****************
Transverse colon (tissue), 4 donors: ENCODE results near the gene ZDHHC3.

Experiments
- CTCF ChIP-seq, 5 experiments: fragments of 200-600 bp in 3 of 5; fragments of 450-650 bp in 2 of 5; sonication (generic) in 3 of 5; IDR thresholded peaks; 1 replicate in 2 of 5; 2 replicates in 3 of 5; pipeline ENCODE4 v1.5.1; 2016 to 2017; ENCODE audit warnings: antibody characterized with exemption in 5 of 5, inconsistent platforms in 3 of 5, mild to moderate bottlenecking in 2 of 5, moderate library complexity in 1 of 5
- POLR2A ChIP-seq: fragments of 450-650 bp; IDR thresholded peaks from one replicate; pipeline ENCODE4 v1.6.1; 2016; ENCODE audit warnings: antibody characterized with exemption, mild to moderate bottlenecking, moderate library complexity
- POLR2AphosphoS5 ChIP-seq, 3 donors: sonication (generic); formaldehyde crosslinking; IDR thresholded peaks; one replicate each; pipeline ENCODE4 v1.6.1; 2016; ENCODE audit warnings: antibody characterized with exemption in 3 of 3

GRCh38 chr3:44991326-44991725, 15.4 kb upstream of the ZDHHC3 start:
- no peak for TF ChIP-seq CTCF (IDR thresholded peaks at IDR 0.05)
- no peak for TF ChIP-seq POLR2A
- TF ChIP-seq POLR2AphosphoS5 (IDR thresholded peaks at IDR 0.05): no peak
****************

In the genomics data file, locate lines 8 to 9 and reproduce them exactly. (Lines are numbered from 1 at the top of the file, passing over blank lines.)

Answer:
- no peak for TF ChIP-seq POLR2A
- TF ChIP-seq POLR2AphosphoS5 (IDR thresholded peaks at IDR 0.05): no peak